Guest Author - Amber Grey
In a time when America and the world was recovering from a second world war, Hollywood was struggling to reconnect to a different audience. While other motion picture studios were struggling, MGM found its niche in musicals and all of it due to one man, Arthur Freed.
Arthur Freed started his career as a pianist in Chicago, Illinois. His first brush with stardom was when he met Minnie Marx, mother to the Marx Brothers and briefly collaborated with them in vaudeville. Once he arrived Hollywood, Freed was hired as a song lyricist for MGM Studios.
Word around the back lot was that Freed was an ambitious individual and he wanted to pursue producing more so than being a lyricist. His chance came when he was hired as an uncredited associate producer of a "little" film known as "The Wizard of Oz (1939). He was able to utilize his skills as well as his patience when it came to Mayer's decision of possibly cutting the title song, "Over The Rainbow" from the film. The song's composer Harold Arlen, lyricist E.Y. Harburg and Freed pressed Mayer to change his mind. Freed reportedly told Mayer, 'The song stays or I go! It's as simple as that.'
In the same year, Freed acquired the rights to the Broadway show, "Babes in Arms." He also signed a producer's contract, receiving $300 a week. Freed would prove his weight at the box office when both "The Wizard of Oz" as well as his film adaptation of "Babes in Arms" received moderate success when they were released. Although the films were not blockbusters, Mayer felt Freed could produce entertaining films. Whether or not Mayer gave him a physical location for his special unit, otherwise known as "The Freed Unit", it was known on the lot as a group of talented individuals which generated some of the most memorable musicals ever created.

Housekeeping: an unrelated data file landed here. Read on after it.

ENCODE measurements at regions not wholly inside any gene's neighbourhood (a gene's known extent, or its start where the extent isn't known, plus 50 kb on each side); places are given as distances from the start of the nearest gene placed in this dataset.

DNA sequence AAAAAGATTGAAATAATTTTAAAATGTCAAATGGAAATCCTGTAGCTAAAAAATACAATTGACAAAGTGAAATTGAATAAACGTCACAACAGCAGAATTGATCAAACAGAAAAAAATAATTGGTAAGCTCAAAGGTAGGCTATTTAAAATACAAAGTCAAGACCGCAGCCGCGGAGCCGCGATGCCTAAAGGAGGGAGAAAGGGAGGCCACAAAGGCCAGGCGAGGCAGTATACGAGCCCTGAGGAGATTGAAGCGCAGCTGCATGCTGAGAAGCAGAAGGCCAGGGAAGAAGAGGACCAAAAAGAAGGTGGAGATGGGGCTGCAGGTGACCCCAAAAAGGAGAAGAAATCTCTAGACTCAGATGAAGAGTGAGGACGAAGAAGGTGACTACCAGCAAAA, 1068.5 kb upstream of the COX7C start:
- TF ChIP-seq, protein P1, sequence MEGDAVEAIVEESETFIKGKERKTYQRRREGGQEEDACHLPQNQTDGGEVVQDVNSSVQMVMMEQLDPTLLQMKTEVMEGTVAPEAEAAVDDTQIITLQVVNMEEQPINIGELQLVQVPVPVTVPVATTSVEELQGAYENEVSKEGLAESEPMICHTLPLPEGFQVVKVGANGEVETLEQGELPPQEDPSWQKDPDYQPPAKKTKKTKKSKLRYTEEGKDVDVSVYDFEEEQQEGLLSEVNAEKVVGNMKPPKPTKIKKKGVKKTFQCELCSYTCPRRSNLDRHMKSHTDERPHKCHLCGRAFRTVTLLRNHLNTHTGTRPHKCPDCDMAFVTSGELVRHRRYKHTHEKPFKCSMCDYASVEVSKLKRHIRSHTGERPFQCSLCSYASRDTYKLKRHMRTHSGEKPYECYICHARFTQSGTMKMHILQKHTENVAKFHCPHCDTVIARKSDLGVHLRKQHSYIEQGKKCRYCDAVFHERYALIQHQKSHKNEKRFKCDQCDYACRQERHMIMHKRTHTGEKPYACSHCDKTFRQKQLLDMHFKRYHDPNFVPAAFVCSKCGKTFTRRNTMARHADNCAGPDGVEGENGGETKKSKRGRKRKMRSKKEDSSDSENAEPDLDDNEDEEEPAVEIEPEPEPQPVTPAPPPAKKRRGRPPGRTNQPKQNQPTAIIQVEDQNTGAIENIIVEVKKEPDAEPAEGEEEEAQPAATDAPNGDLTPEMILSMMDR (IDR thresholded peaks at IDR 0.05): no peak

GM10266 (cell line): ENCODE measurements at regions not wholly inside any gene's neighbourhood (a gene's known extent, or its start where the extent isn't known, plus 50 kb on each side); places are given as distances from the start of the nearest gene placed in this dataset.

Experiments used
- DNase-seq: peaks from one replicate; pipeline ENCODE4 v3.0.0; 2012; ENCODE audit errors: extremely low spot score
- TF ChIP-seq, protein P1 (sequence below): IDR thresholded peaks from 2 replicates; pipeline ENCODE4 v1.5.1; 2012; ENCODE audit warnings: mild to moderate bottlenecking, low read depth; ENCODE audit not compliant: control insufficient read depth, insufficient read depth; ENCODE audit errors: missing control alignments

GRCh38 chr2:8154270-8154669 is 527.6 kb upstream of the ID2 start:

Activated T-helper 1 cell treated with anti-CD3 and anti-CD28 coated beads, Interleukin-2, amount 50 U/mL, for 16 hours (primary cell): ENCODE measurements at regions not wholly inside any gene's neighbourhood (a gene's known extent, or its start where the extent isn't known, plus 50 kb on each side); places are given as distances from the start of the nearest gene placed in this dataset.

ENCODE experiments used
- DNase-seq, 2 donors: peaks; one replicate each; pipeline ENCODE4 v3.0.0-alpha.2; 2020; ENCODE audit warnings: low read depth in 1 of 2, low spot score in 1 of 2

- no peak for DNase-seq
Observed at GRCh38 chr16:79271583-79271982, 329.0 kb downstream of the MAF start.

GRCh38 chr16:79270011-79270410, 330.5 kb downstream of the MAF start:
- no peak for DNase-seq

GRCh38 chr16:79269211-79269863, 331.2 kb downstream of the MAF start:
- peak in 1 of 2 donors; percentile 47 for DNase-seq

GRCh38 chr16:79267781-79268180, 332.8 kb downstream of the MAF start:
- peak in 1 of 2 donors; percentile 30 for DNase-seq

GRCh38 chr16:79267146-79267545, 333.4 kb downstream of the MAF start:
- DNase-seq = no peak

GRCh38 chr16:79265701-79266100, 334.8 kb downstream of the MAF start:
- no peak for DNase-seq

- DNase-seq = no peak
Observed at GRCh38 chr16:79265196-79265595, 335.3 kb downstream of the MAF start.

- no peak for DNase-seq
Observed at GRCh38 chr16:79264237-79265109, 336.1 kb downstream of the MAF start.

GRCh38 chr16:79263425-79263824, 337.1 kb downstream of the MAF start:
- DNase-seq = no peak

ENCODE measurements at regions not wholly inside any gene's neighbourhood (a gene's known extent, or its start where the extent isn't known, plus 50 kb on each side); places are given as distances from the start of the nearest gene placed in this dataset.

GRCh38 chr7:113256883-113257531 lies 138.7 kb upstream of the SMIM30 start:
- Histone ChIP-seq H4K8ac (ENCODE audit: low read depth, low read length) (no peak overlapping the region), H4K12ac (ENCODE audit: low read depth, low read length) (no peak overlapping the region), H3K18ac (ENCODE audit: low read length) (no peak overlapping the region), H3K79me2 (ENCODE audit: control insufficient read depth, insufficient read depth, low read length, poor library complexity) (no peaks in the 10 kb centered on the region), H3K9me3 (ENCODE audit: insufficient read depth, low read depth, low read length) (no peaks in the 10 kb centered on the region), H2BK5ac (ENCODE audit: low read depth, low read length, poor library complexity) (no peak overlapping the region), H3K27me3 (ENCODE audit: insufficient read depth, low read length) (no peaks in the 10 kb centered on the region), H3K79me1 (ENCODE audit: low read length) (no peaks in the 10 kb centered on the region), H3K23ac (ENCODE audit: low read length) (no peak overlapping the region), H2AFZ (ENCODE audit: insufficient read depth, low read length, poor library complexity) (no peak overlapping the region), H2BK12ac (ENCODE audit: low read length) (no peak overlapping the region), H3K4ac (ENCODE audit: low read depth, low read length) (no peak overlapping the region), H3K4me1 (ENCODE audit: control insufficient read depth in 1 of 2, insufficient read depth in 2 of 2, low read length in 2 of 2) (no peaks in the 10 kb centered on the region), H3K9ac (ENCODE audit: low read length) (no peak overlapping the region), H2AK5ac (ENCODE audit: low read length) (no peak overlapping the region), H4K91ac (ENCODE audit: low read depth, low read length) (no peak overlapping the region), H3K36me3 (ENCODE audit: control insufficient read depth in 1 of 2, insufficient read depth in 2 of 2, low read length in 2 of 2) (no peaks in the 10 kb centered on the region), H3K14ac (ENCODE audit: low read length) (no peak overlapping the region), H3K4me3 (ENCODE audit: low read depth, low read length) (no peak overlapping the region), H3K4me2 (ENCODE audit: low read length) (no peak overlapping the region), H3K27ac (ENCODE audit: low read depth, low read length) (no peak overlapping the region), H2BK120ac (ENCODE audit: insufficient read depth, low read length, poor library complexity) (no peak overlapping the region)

As Freed continued to follow his instincts as a producer, it often lead him into the right direction to choose the right writers, directors, composers and actors. Part of Freed's unique process was to allow his directors and choreographers to make the creative decisions they saw fit on each project. While this started an ongoing partnership between Freed and Judy Garland, having produced most of her musical films, Freed is responsible for introducing audiences around the world to Gene Kelly, Cyd Charisse, Ann Miller, Lena Horne, Vera-Ellen and Frank Sinatra. He also brought the visionary director Vincente Minelli to Hollywood and gave him his first directing job, "Cabin in the Sky" (1943). As a member of the "Freed Unit", Minelli would direct such classics as, "Meet Me in St. Louis" (1944), "An American In Paris" (1951), "Brigadoon" (1954) and "Gigi" (1958).
By the 1950s, despite MGM's huge success, the studio system was steadily crumbling under the changing face of entertainment. Freed had fallen into some bad investments. As the Unit was disbanded, Freed continued to work at MGM until 1970 when he accepted the defeat of never being able to get the green light for "Say It With Music", a bipic of Irving Berlin. His last produced film was eight years prior to his retirement, "The Light in the Piazza" (1962).